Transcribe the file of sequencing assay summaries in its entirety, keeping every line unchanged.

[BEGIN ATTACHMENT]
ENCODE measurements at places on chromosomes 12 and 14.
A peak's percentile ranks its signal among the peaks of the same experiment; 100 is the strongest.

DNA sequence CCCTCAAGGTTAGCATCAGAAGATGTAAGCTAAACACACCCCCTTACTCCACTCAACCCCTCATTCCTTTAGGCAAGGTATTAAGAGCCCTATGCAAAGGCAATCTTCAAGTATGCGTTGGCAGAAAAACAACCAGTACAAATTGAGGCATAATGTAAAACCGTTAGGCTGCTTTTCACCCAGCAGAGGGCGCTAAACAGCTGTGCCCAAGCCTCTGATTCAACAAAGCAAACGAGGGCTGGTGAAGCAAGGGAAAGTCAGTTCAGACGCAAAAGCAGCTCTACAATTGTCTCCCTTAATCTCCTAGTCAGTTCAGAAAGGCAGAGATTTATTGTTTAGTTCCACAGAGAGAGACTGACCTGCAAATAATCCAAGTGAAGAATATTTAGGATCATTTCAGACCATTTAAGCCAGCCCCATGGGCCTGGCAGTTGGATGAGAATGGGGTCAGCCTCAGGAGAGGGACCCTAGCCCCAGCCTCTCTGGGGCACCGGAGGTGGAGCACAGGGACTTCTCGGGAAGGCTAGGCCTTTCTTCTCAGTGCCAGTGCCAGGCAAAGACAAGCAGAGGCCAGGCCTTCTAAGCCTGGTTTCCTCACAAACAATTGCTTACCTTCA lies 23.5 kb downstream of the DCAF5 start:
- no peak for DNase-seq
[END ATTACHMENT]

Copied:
ENCODE measurements at places on chromosomes 12 and 14.
A peak's percentile ranks its signal among the peaks of the same experiment; 100 is the strongest.

DNA sequence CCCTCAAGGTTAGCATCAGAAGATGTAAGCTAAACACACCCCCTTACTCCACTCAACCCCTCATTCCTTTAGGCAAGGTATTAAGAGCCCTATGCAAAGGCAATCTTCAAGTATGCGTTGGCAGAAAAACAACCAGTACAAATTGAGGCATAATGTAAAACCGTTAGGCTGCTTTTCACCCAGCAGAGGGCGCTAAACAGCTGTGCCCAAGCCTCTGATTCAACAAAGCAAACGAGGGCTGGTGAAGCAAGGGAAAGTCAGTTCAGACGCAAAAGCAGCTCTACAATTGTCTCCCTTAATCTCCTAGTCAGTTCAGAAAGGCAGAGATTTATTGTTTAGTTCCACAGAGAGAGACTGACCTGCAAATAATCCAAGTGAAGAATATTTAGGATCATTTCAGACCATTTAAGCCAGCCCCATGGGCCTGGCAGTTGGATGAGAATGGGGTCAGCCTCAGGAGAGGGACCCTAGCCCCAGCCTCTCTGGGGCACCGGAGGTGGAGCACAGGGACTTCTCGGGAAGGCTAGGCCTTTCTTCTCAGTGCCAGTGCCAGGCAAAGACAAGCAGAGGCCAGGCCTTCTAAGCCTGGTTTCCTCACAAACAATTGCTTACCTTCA lies 23.5 kb downstream of the DCAF5 start:
- no peak for DNase-seq